At the first full Board of Governors meeting of the 2021/22 academic year — and first in-person meeting since February 2020 — governors mostly discussed return-to-campus plans and a proposed vaccine mandate as classes enter their third week.
Here’s what you might have missed.
Rapid testing, vaccine declaration verification forthcoming
In a return-to-campus update, UBC admin released more details about rapid testing, student housing and vaccinations, but did not release a clear timeline on when some of the promises would be fully implemented.
UBC had previously pledged to test all unvaccinated people on campus and mandate vaccinations in residence, but details on how this will be executed have been sparse since those announcements.
VP Students Ainsley Carry said the vaccination requirement in residence is still being worked out — despite the province mandating vaccinations in student residences just under a month ago. Many students moved into residence at the beginning of September.
“We are currently working through the vaccine requirement and how we would verify that in the residential spaces. That is in the works right now,” Carry said. Carry also announced that UBC would have its own vaccine clinic in October and November at the Student Health Centre.
VP Finance and Operations Peter Smailes said the verification part of UBC’s vaccine declaration process would ideally be launched tomorrow, pending the outcome of the Board’s conversation.
On rapid testing for unvaccinated people, Smailes said the clinic will have a “soft launch” on Monday, September 27 — 20 days after students started classes. The clinic will be in the Ponderosa Commonsblock and will be open from 8:30 to 4:30 Monday through Friday. Smailes said they’re planning to administer 3,000 tests a week.
However, only around 63 per cent of the UBC community has disclosed their vaccine status as of now — although Smailes said the estimate of 96,000 people on campus might be a bit high.
Just under 61,000 vaccine declarations have been completed — with 97.7 per cent saying they had been partially or fully vaccinated, and 1.1 per cent disclosing they were unvaccinated.
On parties held by the fraternities, Carry said the fraternities were undergoing mandatory training on public health guidelines and had agreed to stop hosting public parties.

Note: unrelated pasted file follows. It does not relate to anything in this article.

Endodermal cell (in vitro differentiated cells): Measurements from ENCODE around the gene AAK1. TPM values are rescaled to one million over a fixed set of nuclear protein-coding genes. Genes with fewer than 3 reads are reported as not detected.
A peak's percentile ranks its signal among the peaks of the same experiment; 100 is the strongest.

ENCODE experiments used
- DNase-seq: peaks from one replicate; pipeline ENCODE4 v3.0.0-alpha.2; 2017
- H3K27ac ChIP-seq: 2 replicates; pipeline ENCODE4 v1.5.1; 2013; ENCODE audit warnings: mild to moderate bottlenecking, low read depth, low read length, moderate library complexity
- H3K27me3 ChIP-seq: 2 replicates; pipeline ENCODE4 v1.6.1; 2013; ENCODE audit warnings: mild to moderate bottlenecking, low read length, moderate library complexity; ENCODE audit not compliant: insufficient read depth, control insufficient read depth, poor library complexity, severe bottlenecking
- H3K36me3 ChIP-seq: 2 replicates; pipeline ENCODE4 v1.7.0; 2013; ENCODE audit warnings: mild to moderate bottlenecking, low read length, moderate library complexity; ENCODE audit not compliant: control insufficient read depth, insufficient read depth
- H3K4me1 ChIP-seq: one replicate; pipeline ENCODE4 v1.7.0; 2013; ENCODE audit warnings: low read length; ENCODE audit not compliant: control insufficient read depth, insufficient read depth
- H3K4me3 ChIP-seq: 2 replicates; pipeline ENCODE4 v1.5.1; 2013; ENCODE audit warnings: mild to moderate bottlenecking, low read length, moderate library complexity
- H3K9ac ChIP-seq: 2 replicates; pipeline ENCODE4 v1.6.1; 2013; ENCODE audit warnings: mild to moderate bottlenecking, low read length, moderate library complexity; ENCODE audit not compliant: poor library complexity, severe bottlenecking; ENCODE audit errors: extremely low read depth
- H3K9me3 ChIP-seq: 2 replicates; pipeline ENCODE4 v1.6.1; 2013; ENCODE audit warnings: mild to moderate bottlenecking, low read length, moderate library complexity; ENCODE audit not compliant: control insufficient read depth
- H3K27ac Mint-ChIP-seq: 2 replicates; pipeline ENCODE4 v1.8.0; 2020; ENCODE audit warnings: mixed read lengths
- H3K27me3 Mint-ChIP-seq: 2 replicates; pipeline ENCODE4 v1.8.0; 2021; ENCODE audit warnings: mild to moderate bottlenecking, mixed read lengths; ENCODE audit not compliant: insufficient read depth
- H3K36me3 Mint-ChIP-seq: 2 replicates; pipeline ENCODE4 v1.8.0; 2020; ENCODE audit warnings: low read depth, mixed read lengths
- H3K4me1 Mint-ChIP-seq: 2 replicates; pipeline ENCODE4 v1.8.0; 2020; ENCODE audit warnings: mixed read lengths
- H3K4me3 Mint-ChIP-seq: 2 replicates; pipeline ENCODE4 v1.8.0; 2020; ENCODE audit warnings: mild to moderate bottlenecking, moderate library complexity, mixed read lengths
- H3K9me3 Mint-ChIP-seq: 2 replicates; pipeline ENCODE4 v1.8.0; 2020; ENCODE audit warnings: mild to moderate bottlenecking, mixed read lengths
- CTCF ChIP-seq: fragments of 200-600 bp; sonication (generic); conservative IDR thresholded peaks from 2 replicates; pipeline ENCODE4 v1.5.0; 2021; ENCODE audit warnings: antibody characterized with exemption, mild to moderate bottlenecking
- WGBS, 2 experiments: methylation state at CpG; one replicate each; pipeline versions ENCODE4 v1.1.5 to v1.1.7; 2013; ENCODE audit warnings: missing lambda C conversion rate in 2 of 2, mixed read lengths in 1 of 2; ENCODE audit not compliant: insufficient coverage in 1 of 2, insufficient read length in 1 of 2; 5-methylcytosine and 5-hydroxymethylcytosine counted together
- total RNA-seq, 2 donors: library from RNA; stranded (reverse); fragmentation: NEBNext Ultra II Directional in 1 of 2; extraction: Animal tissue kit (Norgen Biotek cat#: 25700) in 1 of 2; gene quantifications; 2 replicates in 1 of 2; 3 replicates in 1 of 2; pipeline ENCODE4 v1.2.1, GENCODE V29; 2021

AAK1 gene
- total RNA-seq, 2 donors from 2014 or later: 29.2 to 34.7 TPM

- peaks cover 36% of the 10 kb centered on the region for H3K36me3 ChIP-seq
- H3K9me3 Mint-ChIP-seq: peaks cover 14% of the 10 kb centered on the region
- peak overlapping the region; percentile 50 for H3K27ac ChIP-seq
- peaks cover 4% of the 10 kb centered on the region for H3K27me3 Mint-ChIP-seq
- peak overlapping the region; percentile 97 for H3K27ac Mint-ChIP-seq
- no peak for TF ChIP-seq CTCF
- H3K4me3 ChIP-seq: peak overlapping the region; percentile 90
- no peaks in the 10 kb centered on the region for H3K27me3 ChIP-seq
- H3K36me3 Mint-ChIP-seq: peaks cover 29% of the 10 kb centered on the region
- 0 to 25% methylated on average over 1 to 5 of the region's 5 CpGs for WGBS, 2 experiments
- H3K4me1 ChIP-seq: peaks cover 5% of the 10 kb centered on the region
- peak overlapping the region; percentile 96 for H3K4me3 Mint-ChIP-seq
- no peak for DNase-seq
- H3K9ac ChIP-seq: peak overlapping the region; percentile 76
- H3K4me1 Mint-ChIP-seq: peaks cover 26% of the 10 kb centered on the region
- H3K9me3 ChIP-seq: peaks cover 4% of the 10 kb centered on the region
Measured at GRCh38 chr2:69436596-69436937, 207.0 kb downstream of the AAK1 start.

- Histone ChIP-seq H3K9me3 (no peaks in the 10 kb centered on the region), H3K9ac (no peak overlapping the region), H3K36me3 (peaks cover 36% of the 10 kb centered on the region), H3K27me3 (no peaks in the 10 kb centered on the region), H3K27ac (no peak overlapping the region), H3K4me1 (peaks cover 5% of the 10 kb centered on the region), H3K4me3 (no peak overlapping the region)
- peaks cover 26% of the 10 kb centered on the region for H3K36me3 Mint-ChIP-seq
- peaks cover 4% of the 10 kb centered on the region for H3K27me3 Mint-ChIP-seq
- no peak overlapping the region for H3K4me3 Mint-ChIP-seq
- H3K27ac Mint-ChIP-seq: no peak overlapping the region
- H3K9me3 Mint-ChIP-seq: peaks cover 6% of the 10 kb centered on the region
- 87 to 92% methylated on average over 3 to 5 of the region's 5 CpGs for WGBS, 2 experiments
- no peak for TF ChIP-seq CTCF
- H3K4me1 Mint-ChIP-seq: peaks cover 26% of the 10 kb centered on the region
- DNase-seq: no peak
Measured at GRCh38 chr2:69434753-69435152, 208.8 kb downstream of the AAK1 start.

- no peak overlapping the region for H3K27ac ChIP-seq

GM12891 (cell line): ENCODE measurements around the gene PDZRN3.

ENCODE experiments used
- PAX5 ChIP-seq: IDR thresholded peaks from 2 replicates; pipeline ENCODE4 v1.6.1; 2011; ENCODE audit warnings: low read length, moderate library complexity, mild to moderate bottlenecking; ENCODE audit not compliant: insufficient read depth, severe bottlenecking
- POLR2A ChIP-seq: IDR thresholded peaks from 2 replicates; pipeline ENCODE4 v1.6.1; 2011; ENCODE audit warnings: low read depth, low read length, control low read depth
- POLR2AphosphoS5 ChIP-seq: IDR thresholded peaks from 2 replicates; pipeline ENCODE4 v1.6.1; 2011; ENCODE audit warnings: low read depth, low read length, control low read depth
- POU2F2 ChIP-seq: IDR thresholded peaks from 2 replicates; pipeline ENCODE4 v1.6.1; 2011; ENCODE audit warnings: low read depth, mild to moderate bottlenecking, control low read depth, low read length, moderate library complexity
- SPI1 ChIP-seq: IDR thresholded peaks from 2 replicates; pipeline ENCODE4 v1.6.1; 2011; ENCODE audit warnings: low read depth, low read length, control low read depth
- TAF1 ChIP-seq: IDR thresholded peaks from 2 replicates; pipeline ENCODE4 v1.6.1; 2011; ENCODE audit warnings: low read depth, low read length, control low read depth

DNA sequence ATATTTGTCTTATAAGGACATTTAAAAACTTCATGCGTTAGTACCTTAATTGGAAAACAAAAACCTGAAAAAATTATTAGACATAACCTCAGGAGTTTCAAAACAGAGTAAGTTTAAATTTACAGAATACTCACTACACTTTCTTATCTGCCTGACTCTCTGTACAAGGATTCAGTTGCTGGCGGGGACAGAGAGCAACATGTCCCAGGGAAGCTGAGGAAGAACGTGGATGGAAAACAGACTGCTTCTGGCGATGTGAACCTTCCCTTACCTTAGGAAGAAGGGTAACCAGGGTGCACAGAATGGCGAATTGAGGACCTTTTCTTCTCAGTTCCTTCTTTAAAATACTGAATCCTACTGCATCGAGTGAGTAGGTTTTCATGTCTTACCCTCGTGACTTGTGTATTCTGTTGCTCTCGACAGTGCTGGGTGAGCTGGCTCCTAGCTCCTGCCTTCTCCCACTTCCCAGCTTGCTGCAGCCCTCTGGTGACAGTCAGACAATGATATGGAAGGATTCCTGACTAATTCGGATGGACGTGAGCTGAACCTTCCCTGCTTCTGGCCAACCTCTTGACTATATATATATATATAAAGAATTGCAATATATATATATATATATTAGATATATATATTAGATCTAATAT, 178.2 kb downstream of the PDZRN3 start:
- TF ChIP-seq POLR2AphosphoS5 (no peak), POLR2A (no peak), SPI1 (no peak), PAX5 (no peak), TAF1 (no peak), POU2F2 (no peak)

“We did have a period at the very beginning of the term where they did have a weekend and they hosted some large events. Since then, we’ve had a conversation,” Carry said.
Board considers Senate motion to mandate vaccines
The Board of Governors also discussed the motions from the two UBC Senates on vaccine mandates with public health officials, but didn’t make any decision on the matter.
The Board invited the same three experts who spoke to the UBC Vancouver Senate two Fridays ago — Dr. Dan Coombs, a member of the BC COVID-19 Modelling Group; Dr. David Patrick, a professor at the School of Population and Public Health; and Dr. Alex Choi, a medical health officer at Vancouver Coastal Health — to share their perspective.
The experts echoed many of the same comments they made at the Senate meeting — with UBC’s high vaccination rate, and its masking and rapid testing policies, a vaccine mandate may not significantly improve COVID-19 safety on campus.
Choi emphasized that a mandate was likely not necessary to achieve public health objectives, that less restrictive measures to get people vaccinated should be tried first and that there might be equity issues around mandating vaccines.
President Santa Ono and Choi spoke of the perceived need of post-secondary institutions to implement rapid testing for “optics” reasons, as other institutions have been doing.
On the yet-to-be-implemented rapid testing policy, Choi predicted that these tests will likely only catch three or so cases a term.
“I think one of the reasons a lot of institutions are doing this is because there's so much anxiety — they needed to find ways to alleviate that. Rapid testing is one of the more visible ways to take action that I think has looked good from an optics perspective.”
Professor Anna Kindler, a faculty representative on the Board, argued for more understanding around the safety fears of people in the community and called for more transparent data.
“There has been a bit of sense that most of the empathy and accommodation has been on the side of those who would voluntarily choose not to be vaccinated, with much less empathy invested into the positions of those who feel that they are at risk because of those who are unvaccinated,” she said.
Board Chair Nancy McKenzie said they would be receiving legal advice on implementing a vaccine mandate in the closed session of the Board meeting today.
No information was provided as to when the Board would make a final decision on a vaccine mandate.
Update on Tuesday, September 21 at 8:12 p.m.: This article has been updated to clarify that President Ono and Dr. Choi were speaking of a perceived need to implement rapid testing as a post-secondary institution.